Tuesday, April 17, 2012

Busy Busy Teacher's Life :-)

Not that I'm assuming anyone out there in the blogging world is waiting with bated breath for my next post haha, but I did realize today that I haven't blogged since last Thursday, and I just wanted to assure everyone that I haven't forgotten about you all, but this week is just flying by somehow!! :-) Anyway, here is a confession. I have a couple of students with some serious behavioral and emotional issues, and some of the fits that they throw (never at the same time - it's like they tag team them) are very "trying." As in I "try" to stay calm and zen-like, and while I do succeed (98% of the time), I have been searching like a madlady for ideas to use to help them. One of the things I try to emphasize is that it is ok to be frustrated/mad/upset/etc..., but how you deal with that and express it is important. One of the kids gets upset over anything and everything, and it's like trying to play Minesweeper as far as guessing what will set him off. Anyway, while my school and district have provided support, I am still needing something more. Pinterest has been an awesome source of calm down ideas like the glitter jar and other sensory activities, but I need some just plain old strategies. That is where you all come in. I am going to try to make some "choice cards" for what to do/strategies for when he gets mad. For instance, "When I am mad, I can count to 10." So what do you all think? What are some good/appropriate strategies/choices for kiddos to choose when they are upset or angry? I will be happy to share the choice cards when I'm completed, but I'm just trying to get some ideas right now!!! :-)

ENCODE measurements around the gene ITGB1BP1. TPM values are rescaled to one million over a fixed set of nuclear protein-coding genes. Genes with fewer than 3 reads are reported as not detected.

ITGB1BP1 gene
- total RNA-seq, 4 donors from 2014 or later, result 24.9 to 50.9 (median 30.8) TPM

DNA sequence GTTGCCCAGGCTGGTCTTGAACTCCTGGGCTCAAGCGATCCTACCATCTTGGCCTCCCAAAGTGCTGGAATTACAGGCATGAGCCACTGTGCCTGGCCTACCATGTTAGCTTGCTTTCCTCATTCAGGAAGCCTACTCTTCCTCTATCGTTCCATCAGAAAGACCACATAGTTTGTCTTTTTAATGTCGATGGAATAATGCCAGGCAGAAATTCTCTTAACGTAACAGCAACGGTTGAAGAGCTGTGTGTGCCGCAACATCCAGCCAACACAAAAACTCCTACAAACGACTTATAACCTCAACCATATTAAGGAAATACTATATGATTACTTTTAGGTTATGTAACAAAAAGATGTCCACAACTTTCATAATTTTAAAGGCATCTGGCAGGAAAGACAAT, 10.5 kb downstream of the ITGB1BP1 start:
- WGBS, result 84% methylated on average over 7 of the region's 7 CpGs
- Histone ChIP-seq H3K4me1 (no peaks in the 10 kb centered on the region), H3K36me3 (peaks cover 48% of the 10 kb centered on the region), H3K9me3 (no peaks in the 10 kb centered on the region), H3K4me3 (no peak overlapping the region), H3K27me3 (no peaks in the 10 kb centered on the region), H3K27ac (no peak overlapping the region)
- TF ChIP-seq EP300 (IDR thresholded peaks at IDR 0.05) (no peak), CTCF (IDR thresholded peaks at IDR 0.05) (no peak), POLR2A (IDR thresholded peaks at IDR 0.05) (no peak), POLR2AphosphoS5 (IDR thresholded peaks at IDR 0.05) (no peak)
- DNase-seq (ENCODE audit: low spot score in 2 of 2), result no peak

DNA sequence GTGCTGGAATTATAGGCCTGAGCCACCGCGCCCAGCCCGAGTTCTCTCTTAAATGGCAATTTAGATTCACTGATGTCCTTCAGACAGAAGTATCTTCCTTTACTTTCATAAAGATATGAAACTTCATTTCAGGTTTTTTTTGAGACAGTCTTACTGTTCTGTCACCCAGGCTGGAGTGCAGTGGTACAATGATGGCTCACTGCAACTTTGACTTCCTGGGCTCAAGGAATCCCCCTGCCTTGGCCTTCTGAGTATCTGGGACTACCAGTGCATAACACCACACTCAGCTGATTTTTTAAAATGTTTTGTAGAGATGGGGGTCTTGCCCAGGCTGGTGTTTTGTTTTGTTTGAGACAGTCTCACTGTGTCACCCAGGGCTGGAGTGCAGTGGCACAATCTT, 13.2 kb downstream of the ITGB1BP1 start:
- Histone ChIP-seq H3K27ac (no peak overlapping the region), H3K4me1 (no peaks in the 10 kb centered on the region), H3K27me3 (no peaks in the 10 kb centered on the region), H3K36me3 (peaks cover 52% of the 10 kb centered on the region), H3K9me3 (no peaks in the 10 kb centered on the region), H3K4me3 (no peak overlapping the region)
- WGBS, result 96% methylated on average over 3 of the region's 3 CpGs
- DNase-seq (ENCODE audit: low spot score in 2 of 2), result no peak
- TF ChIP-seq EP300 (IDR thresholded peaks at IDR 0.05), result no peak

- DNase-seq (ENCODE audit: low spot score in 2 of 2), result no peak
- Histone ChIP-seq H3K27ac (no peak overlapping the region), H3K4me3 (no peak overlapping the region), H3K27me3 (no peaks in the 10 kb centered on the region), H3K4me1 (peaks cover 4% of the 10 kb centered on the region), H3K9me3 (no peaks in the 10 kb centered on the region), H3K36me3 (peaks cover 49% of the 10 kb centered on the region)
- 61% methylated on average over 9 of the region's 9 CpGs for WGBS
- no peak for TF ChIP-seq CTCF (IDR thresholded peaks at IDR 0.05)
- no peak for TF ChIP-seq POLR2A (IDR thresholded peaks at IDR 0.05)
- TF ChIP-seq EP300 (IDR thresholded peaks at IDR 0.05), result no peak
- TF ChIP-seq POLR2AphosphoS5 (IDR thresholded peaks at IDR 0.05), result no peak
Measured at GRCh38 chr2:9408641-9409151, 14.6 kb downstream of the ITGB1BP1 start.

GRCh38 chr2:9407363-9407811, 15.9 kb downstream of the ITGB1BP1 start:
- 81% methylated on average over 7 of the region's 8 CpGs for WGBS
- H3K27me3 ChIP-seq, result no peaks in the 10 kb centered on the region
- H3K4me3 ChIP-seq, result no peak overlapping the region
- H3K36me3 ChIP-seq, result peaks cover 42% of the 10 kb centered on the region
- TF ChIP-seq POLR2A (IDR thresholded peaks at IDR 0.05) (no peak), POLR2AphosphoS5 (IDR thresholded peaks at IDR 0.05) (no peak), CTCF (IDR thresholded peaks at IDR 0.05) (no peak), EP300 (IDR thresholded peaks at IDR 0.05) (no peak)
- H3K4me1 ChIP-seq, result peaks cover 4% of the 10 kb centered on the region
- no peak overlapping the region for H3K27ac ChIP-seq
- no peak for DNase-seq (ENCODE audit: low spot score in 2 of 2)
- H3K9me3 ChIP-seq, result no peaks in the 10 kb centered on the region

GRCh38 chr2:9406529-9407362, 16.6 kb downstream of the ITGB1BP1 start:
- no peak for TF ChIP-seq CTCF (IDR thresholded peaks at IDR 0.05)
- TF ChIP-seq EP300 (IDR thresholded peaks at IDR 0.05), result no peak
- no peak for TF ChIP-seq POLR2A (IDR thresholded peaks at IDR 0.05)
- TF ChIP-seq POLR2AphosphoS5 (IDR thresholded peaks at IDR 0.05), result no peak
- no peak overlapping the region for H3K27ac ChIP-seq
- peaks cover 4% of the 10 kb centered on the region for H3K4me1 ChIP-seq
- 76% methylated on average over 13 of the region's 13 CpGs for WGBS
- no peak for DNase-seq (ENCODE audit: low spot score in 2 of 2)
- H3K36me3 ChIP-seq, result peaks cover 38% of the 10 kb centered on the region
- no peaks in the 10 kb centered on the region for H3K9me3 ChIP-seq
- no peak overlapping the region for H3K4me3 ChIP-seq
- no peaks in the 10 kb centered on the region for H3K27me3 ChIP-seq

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  1. I have two extra special friends this year. One of them does well with ME moves, tracing pathways with his fingers. He can't think about what he's mad about because he needs to concentrate on following the pathways. Another guy is becoming increasingly verbal as a second grader after years of not expressing himself except physically. He was upset when I pulled out his classmates names. Asking why, he told me that he wanted to pick. He didn't even want a turn at the activity, just a chance to pick the stick of the next person. I can do that. He doesn't like to be anything but line leader because he is afraid of being left behind. We compromised and he is our second in line person. We've also noticed that the barometer seems to affect him, so I had someone show me how to do joint compressions on his hands. You should see his smile! A tattle box for things that are bothering them or tell it to a stuffed animal or picture of the president might also be helpful. Good luck!

  2. Thank you so much for your ideas! The joint compression thing is very interesting to me. Well I will post my calm down/anger cards soon. Thanks again for the feedback! :-)

    Confessions of a Primary Teacher


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